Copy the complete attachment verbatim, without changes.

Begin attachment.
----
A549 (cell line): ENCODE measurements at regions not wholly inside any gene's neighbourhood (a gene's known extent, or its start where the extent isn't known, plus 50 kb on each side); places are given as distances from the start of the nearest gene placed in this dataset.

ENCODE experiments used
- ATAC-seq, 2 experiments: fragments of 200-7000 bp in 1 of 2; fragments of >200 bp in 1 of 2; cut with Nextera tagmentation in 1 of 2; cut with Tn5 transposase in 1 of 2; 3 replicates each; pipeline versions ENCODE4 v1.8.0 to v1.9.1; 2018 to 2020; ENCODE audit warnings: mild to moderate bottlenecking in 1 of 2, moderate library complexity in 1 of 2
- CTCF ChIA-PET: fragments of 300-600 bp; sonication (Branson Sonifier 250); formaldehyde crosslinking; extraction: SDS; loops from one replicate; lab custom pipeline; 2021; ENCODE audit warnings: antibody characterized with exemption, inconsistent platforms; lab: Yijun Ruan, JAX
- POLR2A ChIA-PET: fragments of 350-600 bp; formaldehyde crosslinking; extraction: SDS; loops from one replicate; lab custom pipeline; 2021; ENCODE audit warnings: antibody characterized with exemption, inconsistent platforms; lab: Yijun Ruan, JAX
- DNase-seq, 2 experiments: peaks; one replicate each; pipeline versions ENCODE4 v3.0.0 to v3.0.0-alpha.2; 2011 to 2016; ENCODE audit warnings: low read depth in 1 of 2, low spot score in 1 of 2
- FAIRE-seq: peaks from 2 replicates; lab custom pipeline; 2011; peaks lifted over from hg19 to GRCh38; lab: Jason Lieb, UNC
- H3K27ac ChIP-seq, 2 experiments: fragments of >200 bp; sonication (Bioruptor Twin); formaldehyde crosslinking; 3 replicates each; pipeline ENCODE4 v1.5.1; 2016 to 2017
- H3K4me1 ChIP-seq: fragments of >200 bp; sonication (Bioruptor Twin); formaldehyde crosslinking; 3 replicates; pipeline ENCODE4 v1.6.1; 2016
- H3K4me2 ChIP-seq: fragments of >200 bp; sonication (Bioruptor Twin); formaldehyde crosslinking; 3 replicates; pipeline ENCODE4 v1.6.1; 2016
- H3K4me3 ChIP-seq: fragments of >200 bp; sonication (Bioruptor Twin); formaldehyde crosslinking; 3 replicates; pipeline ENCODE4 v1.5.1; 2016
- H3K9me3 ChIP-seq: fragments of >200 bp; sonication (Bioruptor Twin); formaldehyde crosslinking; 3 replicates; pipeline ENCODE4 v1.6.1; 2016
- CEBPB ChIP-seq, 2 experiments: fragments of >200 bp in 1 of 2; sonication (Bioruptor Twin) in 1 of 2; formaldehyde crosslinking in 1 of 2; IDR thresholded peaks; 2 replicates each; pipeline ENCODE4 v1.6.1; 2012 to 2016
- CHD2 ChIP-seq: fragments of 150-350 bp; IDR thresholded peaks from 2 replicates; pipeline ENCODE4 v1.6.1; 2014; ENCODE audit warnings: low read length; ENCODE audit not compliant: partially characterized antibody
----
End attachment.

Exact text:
A549 (cell line): ENCODE measurements at regions not wholly inside any gene's neighbourhood (a gene's known extent, or its start where the extent isn't known, plus 50 kb on each side); places are given as distances from the start of the nearest gene placed in this dataset.

ENCODE experiments used
- ATAC-seq, 2 experiments: fragments of 200-7000 bp in 1 of 2; fragments of >200 bp in 1 of 2; cut with Nextera tagmentation in 1 of 2; cut with Tn5 transposase in 1 of 2; 3 replicates each; pipeline versions ENCODE4 v1.8.0 to v1.9.1; 2018 to 2020; ENCODE audit warnings: mild to moderate bottlenecking in 1 of 2, moderate library complexity in 1 of 2
- CTCF ChIA-PET: fragments of 300-600 bp; sonication (Branson Sonifier 250); formaldehyde crosslinking; extraction: SDS; loops from one replicate; lab custom pipeline; 2021; ENCODE audit warnings: antibody characterized with exemption, inconsistent platforms; lab: Yijun Ruan, JAX
- POLR2A ChIA-PET: fragments of 350-600 bp; formaldehyde crosslinking; extraction: SDS; loops from one replicate; lab custom pipeline; 2021; ENCODE audit warnings: antibody characterized with exemption, inconsistent platforms; lab: Yijun Ruan, JAX
- DNase-seq, 2 experiments: peaks; one replicate each; pipeline versions ENCODE4 v3.0.0 to v3.0.0-alpha.2; 2011 to 2016; ENCODE audit warnings: low read depth in 1 of 2, low spot score in 1 of 2
- FAIRE-seq: peaks from 2 replicates; lab custom pipeline; 2011; peaks lifted over from hg19 to GRCh38; lab: Jason Lieb, UNC
- H3K27ac ChIP-seq, 2 experiments: fragments of >200 bp; sonication (Bioruptor Twin); formaldehyde crosslinking; 3 replicates each; pipeline ENCODE4 v1.5.1; 2016 to 2017
- H3K4me1 ChIP-seq: fragments of >200 bp; sonication (Bioruptor Twin); formaldehyde crosslinking; 3 replicates; pipeline ENCODE4 v1.6.1; 2016
- H3K4me2 ChIP-seq: fragments of >200 bp; sonication (Bioruptor Twin); formaldehyde crosslinking; 3 replicates; pipeline ENCODE4 v1.6.1; 2016
- H3K4me3 ChIP-seq: fragments of >200 bp; sonication (Bioruptor Twin); formaldehyde crosslinking; 3 replicates; pipeline ENCODE4 v1.5.1; 2016
- H3K9me3 ChIP-seq: fragments of >200 bp; sonication (Bioruptor Twin); formaldehyde crosslinking; 3 replicates; pipeline ENCODE4 v1.6.1; 2016
- CEBPB ChIP-seq, 2 experiments: fragments of >200 bp in 1 of 2; sonication (Bioruptor Twin) in 1 of 2; formaldehyde crosslinking in 1 of 2; IDR thresholded peaks; 2 replicates each; pipeline ENCODE4 v1.6.1; 2012 to 2016
- CHD2 ChIP-seq: fragments of 150-350 bp; IDR thresholded peaks from 2 replicates; pipeline ENCODE4 v1.6.1; 2014; ENCODE audit warnings: low read length; ENCODE audit not compliant: partially characterized antibody